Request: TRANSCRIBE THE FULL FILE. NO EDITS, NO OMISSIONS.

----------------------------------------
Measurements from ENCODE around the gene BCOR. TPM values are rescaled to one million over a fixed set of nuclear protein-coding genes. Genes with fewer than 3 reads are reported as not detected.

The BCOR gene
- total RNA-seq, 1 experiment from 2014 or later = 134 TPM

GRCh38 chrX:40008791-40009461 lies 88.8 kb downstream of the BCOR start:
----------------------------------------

Measurements from ENCODE around the gene BCOR. TPM values are rescaled to one million over a fixed set of nuclear protein-coding genes. Genes with fewer than 3 reads are reported as not detected.

The BCOR gene
- total RNA-seq, 1 experiment from 2014 or later = 134 TPM

GRCh38 chrX:40008791-40009461 lies 88.8 kb downstream of the BCOR start: